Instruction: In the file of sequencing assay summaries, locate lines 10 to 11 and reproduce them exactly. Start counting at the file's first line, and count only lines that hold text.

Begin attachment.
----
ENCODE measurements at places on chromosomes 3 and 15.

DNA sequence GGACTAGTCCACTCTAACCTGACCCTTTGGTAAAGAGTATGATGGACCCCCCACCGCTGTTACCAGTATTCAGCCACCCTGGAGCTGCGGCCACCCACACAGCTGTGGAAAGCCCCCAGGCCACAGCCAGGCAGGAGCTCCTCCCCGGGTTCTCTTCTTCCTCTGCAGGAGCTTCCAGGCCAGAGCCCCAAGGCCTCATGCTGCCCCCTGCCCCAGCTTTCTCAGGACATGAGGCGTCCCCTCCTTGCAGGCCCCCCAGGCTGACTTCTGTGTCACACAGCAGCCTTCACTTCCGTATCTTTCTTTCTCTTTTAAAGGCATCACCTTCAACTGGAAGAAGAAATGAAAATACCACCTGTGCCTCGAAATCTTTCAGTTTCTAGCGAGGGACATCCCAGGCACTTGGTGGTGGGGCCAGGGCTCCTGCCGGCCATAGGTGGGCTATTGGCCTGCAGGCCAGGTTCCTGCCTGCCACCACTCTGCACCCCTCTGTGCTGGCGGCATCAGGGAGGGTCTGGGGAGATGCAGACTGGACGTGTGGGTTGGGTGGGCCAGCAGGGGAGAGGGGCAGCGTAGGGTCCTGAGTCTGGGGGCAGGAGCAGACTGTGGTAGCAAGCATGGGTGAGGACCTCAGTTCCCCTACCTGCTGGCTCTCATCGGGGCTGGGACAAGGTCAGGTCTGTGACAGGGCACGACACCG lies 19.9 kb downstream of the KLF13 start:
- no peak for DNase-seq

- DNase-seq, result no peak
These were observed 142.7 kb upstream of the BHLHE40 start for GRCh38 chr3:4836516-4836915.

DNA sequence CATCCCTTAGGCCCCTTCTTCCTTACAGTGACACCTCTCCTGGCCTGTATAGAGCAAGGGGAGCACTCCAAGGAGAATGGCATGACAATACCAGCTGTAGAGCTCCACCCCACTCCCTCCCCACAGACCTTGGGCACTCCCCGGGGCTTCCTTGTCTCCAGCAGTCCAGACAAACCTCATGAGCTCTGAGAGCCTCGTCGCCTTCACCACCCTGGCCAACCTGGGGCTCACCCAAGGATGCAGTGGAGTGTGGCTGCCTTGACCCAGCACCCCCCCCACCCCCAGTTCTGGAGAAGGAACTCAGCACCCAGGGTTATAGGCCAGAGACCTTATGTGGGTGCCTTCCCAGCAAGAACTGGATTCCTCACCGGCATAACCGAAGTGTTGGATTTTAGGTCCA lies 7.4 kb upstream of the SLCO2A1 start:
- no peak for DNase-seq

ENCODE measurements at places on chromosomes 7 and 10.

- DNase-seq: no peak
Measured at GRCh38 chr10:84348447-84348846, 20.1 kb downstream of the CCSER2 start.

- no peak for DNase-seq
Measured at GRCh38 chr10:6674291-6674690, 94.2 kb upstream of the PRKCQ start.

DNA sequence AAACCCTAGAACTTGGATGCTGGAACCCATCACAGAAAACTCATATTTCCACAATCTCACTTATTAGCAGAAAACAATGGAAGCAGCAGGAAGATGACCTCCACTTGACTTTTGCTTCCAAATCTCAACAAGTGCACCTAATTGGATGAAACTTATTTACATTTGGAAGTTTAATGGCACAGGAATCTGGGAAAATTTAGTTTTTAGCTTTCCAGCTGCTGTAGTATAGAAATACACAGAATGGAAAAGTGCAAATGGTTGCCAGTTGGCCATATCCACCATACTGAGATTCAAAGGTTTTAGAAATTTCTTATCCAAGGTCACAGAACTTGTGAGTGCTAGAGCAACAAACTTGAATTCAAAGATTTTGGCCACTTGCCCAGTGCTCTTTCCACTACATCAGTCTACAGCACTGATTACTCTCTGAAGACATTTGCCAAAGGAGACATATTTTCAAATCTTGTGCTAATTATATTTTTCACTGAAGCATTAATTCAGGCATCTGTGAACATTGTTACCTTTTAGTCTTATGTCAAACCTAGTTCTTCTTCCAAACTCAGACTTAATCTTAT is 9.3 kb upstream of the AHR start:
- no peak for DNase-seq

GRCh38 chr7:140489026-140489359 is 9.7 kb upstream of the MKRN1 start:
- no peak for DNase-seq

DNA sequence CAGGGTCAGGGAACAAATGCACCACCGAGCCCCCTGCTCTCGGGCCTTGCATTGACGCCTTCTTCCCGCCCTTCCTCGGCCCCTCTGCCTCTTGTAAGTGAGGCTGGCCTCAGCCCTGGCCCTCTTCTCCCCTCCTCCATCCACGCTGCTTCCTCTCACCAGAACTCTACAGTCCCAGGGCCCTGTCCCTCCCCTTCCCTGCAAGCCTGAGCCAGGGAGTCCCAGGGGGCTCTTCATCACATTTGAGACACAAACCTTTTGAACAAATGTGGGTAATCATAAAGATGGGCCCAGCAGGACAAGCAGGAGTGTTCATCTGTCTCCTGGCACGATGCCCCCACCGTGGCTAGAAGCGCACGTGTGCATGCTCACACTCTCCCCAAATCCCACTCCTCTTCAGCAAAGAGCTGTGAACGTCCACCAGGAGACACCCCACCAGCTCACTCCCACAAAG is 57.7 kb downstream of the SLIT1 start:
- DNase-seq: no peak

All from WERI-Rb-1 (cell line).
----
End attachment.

Measured at GRCh38 chr10:84348447-84348846, 20.1 kb downstream of the CCSER2 start.

- no peak for DNase-seq